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Anti-Ageing is still a far-off dream

Is it possible to halt the ageing process? This question was first raised in the 1980s when researchers succeeded in delaying the ageing process in threadworms by modifying a specific gene. Nowadays, hundreds of gene mutations are known to prolong the lifespan of yeast, fruit flies and mice. Will the human dream of eternal youth eventually become reality? The truth is, probably not. The vast majority of researchers in this field are working on the far more realistic issue of ensuring a long and healthy life – a vital issue in the light of demographic changes.

The finding that the length of life of yeast, fruit flies and mice can be prolonged could give rise to hopes that tiny molecules, either in the form of nutrition or pharmaceuticals, may be used to manipulate ageing-related biochemical reaction channels on a genetic level. Optimists might see this as the first of many steps towards human application. But caution needs to be exercised because what prolongs the lifespan of yeast might not necessarily work for humans.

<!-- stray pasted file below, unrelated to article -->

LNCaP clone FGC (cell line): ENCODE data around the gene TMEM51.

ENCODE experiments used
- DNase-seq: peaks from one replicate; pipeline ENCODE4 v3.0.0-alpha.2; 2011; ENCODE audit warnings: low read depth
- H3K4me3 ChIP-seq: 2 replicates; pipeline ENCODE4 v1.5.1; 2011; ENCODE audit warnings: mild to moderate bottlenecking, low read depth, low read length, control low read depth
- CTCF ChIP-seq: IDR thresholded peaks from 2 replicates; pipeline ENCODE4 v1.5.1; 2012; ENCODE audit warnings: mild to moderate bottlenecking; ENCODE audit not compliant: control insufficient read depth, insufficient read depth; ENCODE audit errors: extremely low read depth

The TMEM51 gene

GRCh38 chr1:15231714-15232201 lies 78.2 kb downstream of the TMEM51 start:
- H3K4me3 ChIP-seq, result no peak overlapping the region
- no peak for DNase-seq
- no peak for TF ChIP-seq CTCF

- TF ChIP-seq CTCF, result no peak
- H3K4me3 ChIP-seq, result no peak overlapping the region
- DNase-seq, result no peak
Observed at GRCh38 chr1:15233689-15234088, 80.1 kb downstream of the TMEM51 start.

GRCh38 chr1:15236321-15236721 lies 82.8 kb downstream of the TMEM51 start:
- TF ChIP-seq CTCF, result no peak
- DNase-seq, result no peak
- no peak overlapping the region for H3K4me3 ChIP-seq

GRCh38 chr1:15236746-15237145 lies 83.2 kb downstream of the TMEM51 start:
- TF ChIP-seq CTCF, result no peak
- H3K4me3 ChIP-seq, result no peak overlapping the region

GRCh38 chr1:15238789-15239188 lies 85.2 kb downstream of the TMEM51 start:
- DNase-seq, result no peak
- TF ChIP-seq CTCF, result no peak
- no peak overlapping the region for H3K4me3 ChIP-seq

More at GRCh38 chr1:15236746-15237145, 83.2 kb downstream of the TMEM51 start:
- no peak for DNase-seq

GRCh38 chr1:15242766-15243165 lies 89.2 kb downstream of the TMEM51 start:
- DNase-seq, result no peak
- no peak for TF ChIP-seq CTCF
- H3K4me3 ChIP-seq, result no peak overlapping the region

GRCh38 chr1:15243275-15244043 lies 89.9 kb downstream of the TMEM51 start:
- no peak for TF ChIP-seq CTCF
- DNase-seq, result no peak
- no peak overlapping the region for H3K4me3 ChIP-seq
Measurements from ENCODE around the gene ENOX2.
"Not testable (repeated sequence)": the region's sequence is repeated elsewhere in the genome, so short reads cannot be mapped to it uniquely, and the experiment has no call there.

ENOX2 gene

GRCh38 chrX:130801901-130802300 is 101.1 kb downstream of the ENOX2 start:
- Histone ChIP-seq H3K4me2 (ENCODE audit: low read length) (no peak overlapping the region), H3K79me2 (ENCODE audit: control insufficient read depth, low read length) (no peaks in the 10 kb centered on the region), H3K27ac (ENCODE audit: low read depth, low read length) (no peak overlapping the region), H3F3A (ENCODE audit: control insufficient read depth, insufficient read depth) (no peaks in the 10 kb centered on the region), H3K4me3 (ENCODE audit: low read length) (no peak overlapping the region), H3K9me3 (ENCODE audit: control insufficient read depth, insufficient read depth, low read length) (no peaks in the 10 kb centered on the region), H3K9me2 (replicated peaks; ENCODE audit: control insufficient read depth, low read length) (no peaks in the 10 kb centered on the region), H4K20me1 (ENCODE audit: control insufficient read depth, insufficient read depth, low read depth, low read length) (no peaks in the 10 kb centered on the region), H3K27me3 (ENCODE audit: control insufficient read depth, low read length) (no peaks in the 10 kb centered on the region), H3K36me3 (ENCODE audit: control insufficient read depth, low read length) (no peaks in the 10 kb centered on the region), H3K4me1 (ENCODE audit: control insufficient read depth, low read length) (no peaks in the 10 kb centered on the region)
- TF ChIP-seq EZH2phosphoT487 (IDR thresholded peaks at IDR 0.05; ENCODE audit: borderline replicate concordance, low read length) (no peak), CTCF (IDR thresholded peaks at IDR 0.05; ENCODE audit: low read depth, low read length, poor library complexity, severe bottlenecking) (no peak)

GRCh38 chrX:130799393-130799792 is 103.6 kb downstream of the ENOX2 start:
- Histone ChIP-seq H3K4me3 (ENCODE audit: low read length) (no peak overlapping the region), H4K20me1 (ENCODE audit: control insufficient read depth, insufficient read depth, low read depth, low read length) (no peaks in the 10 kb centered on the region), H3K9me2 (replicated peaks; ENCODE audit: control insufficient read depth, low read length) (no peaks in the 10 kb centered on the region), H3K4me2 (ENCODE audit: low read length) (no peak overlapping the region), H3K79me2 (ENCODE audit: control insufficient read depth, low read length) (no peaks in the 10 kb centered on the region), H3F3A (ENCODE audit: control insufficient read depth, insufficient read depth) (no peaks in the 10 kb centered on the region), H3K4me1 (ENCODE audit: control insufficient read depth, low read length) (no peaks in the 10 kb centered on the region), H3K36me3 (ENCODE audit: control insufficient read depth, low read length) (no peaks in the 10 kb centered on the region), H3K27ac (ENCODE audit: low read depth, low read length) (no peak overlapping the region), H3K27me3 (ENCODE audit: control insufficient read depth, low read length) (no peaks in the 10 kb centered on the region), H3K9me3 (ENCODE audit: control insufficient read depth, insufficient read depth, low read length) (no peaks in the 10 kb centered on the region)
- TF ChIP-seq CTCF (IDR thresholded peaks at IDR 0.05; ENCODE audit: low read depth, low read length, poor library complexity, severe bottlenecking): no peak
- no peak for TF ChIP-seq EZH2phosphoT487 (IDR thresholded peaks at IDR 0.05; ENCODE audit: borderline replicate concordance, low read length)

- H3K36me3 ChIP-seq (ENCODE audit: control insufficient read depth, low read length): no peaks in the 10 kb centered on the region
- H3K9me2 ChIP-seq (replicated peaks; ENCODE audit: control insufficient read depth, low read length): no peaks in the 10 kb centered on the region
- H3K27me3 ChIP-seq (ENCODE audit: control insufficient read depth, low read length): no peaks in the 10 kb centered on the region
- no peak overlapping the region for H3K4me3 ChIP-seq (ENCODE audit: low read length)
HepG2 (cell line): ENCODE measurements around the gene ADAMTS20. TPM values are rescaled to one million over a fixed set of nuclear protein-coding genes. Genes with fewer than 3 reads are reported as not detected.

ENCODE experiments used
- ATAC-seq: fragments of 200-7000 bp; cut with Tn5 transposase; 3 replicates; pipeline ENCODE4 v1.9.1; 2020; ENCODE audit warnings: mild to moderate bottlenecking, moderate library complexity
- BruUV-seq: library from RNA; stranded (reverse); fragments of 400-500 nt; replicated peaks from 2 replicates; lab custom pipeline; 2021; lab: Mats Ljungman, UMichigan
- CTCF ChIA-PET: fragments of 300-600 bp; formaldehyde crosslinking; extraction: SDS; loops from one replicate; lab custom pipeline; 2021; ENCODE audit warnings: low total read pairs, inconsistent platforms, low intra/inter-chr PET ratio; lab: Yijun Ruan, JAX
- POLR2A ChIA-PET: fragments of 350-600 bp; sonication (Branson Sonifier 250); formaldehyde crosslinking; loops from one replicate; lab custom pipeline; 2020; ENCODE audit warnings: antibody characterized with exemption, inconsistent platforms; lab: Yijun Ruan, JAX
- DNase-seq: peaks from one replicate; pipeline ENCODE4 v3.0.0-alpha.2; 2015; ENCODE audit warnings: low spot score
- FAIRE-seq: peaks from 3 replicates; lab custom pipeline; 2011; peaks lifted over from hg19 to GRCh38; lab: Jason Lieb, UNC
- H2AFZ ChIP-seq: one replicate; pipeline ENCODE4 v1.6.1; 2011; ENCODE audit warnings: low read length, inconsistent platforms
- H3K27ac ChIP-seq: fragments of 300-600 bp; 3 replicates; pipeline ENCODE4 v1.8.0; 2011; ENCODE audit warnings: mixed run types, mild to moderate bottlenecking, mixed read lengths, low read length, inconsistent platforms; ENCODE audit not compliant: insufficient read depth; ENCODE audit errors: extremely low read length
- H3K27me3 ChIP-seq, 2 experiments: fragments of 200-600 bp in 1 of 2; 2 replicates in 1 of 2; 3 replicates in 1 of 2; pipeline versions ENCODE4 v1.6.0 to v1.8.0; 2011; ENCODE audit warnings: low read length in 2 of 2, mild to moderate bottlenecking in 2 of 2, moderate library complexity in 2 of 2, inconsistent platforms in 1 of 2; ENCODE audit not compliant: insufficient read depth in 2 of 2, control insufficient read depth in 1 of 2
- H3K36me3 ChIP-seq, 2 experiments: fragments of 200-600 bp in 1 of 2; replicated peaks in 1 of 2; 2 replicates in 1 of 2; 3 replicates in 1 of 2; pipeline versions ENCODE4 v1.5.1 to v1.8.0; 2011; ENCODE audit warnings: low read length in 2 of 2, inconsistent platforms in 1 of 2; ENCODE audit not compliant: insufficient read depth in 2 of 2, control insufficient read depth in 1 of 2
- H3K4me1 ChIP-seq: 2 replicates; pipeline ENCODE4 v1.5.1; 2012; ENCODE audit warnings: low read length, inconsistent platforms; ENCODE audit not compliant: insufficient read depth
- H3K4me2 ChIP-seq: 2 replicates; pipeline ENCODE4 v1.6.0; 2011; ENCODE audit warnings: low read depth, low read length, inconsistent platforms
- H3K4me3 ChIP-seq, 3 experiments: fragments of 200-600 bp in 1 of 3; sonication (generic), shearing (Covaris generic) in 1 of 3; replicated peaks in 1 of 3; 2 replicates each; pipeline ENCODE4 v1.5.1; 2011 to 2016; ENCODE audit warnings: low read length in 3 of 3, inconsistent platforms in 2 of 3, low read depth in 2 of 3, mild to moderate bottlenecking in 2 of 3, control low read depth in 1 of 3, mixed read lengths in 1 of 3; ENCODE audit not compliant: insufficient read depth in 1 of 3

Ageing cannot be halted despite the huge amount of progress made in this field. (Photo: wilhei/pixelio.de)
There is growing evidence that shows it is impossible to halt ageing. One such example is the insulin signalling pathway. Whilst invertebrates have a receptor which binds ligands that are similar to those of insulin and the insulin growth factor (IGF), mammals have different receptors for insulin and IGF-1 that are used in different, although overlapping, functions. IGF-1 predominantly controls mammalian growth while insulin regulates the mammalian metabolism. Defective insulin signalling pathways lead to insulin resistance and diabetes, protein degradation and muscle degeneration. On the other hand, the overexpression of IGF-1 reduces age-related cardiac disorders and improves muscle formation.

The complex interaction of sirtuin and Fox proteins has been investigated in many species, including humans. But it is still not known whether these proteins actually increase or reduce the longevity of mammals because mammals require apoptosis and senescence in order to be able to suppress cancer. This is not the case in yeast, fruit flies or threadworms which are organisms that never or hardly ever develop cancer.

The search for “ageing genes“